Boston Massacre I am jumping a few stops along the Boston Freedom Trail to the site of the Boston Massacre. The plaque on the concrete triangle in the middle of the intersection marks the actual spot. My daughter is standing there looking back across the street at the camera. Antagonism had been mounting between the British and the colonist throughout the winter of 1770. On the miserably cold, snowy night of March 5 th , 1770 a mob gathered in front of the State House. They pelted British regulars with garbage and snowballs, while taunting the soldiers. As told by Blanche M.G. Linden in the Boston Freedom Trail, “ Three mobs converged, goading, ‘Come on, you rascals you bloody-backs, you lobster scoundrels—fire if you dare.’ Bells rang out, just as they often did to summon Bostonians to save a burning house. Someone yelled ‘Fire!’ The British did.” Eight People were wounded and five were killed.
King’s Chapel The grave marker is in Boston’s oldest burying ground, started in the 1630s. As you can see it is the burial site of William Dawes the other rider of the “midnight ride” fame. Also found here is the grave of Mary Chilton, the first Pilgrim to touch Plymouth Rock. The burying ground is next to the King’s Chapel. King’s chapel was built on a corner of the burying ground. In 1686 a plot of land was seized by Governor Andros, since no Puritan would sell him land to build an Anglican Church. A small wooden chapel was dedicated in 1689. The granite church was built around the earlier wooden chapel in 1749. Then wooden structure was dismantled and the pieces tossed out the windows. In the bottom picture, the view is of King’s Chapel across the burying ground.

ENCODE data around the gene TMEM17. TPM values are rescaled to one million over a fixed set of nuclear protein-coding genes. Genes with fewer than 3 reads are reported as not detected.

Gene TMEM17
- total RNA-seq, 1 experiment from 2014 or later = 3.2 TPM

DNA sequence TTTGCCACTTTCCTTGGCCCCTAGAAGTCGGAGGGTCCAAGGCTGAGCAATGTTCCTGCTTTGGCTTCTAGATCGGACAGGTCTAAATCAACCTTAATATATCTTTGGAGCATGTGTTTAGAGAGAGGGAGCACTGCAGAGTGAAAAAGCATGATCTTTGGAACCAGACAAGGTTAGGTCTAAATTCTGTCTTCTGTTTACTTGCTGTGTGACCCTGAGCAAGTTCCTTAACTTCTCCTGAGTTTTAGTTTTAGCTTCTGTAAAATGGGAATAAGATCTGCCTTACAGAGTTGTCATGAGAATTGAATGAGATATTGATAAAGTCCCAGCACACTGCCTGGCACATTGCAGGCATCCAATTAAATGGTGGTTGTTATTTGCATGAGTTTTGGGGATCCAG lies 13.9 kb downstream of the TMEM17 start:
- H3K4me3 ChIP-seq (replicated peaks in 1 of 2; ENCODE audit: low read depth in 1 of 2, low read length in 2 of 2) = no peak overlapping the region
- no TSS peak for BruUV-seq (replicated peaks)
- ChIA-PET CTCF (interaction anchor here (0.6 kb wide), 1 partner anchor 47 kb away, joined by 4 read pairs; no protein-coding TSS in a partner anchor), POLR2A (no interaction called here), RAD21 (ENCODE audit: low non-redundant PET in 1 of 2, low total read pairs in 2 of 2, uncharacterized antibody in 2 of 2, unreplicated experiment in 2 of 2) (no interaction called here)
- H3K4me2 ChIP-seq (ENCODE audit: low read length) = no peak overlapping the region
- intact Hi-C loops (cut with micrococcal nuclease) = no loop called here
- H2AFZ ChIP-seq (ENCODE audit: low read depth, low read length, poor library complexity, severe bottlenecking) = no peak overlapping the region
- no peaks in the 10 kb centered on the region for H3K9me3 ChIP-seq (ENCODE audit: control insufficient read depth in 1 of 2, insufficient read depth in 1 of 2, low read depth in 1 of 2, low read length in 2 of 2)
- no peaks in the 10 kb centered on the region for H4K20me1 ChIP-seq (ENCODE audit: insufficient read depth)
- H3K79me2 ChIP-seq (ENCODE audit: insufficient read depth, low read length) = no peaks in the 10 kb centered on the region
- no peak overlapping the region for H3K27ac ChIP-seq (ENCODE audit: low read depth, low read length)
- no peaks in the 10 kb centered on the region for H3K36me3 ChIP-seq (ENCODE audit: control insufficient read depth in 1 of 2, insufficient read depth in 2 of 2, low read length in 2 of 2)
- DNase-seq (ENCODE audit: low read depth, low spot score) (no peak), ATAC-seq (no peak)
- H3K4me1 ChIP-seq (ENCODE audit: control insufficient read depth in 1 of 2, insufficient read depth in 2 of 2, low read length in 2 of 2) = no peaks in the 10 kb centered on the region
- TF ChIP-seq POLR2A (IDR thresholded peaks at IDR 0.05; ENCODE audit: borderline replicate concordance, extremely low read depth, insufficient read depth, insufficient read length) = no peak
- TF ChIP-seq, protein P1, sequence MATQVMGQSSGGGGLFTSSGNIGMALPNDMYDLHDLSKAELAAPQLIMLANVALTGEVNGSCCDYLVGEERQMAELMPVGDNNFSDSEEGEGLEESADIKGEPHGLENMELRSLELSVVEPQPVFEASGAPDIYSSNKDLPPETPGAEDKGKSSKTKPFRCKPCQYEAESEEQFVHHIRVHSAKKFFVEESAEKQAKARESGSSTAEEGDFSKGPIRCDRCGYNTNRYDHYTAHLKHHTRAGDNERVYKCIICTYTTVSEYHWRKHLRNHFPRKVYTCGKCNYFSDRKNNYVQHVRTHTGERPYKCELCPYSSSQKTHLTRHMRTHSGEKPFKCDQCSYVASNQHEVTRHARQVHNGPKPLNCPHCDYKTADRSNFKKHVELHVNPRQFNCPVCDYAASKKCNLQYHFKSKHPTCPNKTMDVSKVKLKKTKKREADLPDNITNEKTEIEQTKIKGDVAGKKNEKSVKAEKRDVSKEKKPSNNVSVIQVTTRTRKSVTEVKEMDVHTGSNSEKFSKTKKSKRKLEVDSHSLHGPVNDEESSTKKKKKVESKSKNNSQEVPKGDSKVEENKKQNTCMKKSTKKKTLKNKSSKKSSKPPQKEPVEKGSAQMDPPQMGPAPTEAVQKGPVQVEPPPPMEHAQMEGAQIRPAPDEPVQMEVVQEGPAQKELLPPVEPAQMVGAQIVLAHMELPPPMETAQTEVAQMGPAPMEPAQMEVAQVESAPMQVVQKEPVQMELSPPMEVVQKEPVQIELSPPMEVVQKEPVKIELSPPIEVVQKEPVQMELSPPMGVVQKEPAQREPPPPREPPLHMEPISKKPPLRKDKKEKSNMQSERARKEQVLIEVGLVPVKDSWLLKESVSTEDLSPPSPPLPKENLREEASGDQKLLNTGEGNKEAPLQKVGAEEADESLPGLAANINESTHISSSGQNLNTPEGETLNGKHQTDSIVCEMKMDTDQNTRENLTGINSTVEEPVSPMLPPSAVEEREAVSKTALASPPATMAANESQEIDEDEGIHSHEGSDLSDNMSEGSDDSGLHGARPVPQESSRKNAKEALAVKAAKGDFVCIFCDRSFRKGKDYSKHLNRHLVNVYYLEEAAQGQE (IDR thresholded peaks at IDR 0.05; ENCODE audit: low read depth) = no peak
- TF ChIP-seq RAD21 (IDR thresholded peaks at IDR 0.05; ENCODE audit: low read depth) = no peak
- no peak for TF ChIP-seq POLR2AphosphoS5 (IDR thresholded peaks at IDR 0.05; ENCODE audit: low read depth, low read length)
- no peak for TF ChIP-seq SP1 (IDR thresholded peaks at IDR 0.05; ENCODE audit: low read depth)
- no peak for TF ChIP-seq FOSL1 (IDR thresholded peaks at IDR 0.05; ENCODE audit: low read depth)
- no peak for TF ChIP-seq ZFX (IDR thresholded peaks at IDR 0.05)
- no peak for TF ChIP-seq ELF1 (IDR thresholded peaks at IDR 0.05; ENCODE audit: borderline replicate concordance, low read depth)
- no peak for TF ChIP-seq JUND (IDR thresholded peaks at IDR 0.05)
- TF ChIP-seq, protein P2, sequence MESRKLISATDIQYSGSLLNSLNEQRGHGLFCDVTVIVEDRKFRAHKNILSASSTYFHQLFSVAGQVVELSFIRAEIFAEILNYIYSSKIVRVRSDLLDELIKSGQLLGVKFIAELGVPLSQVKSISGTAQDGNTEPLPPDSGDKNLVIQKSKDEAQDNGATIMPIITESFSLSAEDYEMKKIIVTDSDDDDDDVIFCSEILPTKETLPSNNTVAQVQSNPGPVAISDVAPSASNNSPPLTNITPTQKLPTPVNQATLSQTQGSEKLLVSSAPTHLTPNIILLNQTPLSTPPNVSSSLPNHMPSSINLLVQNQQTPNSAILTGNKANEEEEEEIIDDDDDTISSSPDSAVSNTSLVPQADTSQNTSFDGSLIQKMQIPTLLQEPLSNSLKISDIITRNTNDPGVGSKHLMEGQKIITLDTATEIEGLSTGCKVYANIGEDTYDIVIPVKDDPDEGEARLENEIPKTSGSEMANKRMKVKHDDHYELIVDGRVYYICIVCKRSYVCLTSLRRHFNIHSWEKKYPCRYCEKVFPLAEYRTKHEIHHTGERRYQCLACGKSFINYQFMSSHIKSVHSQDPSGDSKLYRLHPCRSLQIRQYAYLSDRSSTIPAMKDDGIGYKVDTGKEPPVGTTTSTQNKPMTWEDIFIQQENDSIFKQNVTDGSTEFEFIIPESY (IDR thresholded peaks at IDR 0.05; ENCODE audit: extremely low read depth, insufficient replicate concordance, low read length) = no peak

First Public School in America This statue of Ben Franklin is located near the site of the first public school in America, the Latin School. Since reading the Bible was a basic element of the Puritan faith, the school was established to teach all who would attend. Among the school’s famous students were Ben Franklin, John Hancock, and Samuel Adams. The school was started in the schoolmaster’s home on April 13, 1635. In 1645 a small wooden school was built. It was torn down in 1749 to allow expansion of the nearby King’s Chapel. A new two story brick building was constructed to house the Latin School.
Old South Meeting House In 1729, the brick structure of Old South was completed. It had the largest capacity for meetings of any structure in Boston. A crowd of about 5,000 people met here on December 16, 1773, to discuss action against the British East India Company’s ship docked at Griffin’s Wharf. Liberty Boys vowed to block the decree to unload the cargo of taxed tea. The Royal Governor refused to let the ships leave Boston with their cargo. Finally, Samuel Adams exclaimed,” This meeting can do nothing to save the country.” Hearing this secret signal, 100 men slipped away as prearranged to dress for the “tea party”. They reappeared dressed in dark blankets, with darkened faces, and tomahawks. They led a mob to the ships to dump all 342 chests of tea into the harbor.